“I would say I had too much fun speed skating,” Groves explained. “I would say the odd time in high school I felt like a little bit of a nerd because I couldn’t, I didn’t get caught up in all the partying…. I was kind of glad I had sport instead of that, because it is just a way more positive and constructive thing to do with your time.”
When a child shows talent in a sport, many parents get too invested, they start spending more time and energy pushing their child, the typical term is “hockey moms.”
This was not the case in the Groves’ household. Else and John stayed out of the politics and didn't travel with Groves to meets around the country. The only time Else traveled with her daughter throughout her junior skating was once when Groves was 13 and the team traveled to skate in Calgary.
“We loved winter ourselves, maybe this was a very selfish thing to do but we didn’t always want to give up a weekend, to be standing in minus 50,” explained Else. “It was possibly a little bit of that but also we did see when our son was in hockey, the parents that took on too much of a role in their child’s sport and we chose to go the other way.”
Parents could learn from what Else and John did with Groves not only because she has been extremely successful in her career but to this day after all those years she still absolutely loves it.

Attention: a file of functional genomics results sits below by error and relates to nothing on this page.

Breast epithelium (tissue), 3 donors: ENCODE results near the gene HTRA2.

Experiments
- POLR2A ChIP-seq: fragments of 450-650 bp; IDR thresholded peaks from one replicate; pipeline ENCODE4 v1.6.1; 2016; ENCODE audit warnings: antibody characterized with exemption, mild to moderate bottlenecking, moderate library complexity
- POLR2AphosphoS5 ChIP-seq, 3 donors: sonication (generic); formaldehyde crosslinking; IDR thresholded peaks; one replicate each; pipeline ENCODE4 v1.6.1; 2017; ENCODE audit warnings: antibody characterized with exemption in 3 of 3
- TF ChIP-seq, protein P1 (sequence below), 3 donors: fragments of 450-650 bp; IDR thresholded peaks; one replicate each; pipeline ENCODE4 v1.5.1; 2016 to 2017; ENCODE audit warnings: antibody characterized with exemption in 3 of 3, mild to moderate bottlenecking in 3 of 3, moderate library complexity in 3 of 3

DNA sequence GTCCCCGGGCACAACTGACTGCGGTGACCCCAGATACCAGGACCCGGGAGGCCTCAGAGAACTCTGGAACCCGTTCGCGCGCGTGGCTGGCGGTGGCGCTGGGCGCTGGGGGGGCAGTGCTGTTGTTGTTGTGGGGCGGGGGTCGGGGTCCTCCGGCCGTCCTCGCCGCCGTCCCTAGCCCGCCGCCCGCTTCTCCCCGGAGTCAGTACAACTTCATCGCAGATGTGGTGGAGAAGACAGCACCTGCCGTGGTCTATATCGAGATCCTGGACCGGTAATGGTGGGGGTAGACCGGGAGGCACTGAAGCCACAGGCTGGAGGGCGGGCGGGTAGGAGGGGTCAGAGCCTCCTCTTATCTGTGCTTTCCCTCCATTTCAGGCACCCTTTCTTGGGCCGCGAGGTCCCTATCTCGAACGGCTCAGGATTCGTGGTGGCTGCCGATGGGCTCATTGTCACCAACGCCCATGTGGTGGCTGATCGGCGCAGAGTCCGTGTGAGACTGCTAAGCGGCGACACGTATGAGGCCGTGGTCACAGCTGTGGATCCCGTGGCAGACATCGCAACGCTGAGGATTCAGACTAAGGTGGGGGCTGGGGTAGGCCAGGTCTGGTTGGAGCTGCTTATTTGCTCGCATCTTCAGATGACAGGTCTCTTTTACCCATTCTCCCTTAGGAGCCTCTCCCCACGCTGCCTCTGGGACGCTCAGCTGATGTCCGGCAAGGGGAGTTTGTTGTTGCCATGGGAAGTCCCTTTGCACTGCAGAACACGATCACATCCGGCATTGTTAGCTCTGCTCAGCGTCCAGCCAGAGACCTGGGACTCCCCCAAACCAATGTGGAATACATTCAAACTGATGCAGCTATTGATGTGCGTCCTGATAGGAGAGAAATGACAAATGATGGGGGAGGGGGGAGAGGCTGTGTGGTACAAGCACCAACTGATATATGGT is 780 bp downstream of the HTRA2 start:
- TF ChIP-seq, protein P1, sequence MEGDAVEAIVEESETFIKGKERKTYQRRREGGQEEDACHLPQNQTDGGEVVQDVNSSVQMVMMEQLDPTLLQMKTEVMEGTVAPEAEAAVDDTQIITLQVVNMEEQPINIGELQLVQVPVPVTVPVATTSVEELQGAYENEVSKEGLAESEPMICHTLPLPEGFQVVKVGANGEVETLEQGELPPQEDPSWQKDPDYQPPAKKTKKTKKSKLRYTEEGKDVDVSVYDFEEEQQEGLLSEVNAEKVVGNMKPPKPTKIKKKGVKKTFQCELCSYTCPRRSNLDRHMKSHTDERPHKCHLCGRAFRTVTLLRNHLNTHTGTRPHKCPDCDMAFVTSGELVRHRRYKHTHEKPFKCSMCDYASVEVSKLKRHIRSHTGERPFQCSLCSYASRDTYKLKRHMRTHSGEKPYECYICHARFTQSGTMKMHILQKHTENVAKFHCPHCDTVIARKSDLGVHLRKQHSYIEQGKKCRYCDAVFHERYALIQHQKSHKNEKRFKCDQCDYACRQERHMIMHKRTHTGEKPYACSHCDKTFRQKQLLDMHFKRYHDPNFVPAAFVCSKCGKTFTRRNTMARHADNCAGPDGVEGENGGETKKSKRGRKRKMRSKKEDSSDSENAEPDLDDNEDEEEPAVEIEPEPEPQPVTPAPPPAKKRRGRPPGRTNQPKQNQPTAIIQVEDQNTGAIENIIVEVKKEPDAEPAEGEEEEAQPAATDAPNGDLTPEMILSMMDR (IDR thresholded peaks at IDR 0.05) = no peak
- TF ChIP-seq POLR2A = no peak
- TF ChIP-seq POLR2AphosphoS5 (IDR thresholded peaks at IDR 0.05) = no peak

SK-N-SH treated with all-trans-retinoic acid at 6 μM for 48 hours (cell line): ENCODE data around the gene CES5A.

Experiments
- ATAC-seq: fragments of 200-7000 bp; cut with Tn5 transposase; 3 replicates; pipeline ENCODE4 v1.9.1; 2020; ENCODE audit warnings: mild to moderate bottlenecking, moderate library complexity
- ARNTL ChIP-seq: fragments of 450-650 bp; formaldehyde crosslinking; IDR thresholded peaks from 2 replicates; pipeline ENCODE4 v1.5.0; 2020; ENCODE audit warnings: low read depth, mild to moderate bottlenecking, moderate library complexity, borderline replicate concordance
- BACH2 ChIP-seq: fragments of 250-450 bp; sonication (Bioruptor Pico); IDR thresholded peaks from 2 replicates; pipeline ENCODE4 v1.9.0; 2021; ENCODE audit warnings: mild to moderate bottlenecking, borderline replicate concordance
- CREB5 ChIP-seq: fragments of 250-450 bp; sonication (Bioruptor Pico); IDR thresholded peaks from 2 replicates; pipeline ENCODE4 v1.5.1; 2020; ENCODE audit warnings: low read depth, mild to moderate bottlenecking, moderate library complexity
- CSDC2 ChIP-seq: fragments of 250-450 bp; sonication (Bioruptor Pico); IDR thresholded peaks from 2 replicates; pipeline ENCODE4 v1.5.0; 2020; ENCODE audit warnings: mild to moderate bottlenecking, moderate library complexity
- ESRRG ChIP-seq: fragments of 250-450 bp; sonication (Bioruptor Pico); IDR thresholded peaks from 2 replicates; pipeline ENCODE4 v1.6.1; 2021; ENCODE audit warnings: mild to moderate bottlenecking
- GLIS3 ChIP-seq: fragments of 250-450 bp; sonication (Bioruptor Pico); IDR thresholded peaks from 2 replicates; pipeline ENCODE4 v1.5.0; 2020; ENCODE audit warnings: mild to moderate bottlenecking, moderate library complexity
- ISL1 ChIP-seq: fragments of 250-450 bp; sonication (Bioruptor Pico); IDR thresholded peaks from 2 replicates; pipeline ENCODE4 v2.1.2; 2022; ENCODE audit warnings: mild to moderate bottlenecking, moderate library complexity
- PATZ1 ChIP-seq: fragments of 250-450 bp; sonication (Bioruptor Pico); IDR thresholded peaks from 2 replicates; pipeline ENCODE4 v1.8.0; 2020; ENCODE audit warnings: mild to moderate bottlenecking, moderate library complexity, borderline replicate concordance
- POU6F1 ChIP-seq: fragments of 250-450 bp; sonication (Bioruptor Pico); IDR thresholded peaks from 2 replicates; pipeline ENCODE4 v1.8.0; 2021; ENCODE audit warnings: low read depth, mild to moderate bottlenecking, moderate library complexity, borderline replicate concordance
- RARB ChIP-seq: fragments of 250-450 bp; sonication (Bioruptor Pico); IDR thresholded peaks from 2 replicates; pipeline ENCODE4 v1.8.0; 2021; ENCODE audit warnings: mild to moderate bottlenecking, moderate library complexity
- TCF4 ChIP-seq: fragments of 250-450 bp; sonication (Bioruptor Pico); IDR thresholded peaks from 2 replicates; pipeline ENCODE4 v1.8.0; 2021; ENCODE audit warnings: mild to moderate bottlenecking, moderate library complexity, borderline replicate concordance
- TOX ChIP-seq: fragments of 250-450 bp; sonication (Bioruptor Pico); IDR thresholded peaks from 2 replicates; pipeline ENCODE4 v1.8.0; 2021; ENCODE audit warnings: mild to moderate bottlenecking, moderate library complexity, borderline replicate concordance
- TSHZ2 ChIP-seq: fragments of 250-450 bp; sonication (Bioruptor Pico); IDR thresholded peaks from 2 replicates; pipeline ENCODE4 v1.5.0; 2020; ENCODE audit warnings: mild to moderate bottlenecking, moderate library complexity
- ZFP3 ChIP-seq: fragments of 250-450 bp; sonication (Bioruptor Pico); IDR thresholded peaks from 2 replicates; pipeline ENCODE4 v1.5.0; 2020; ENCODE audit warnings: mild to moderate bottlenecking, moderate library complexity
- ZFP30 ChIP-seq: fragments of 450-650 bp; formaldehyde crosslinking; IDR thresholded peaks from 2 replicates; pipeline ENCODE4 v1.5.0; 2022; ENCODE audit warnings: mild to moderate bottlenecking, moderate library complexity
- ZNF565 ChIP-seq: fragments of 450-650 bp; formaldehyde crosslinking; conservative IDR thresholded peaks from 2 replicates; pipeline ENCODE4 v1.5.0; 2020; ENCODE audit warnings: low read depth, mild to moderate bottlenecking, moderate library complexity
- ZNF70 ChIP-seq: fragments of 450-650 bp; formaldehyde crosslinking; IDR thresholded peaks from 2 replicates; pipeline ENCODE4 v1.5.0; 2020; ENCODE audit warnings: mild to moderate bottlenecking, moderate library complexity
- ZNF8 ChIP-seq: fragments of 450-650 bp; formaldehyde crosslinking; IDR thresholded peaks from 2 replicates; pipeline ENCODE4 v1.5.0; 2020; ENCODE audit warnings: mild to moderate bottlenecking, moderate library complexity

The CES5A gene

“It was always very much my own thing and I am actually very thankful for that now that I’m older, knowing that I did it because I loved it, not because they told me to,” explained Groves.
After skating for seven years with the Ottawa Pacers, Groves took a turn in her life and moved to Calgary, to start training at the national training facility. At the young age of 18, Groves moved by herself to not only start a new training regime but to begin her degree in Kinesiology at the University of Calgary.
Like all parents, it was difficult to see Groves leave the nest but her parents knew that her dreams were beyond the limitations Ottawa had to offer. “It was a little sad,” explained John. “Also, I felt good because I was quite confident that she was capable and prepared to be on her own even though she was only 18.”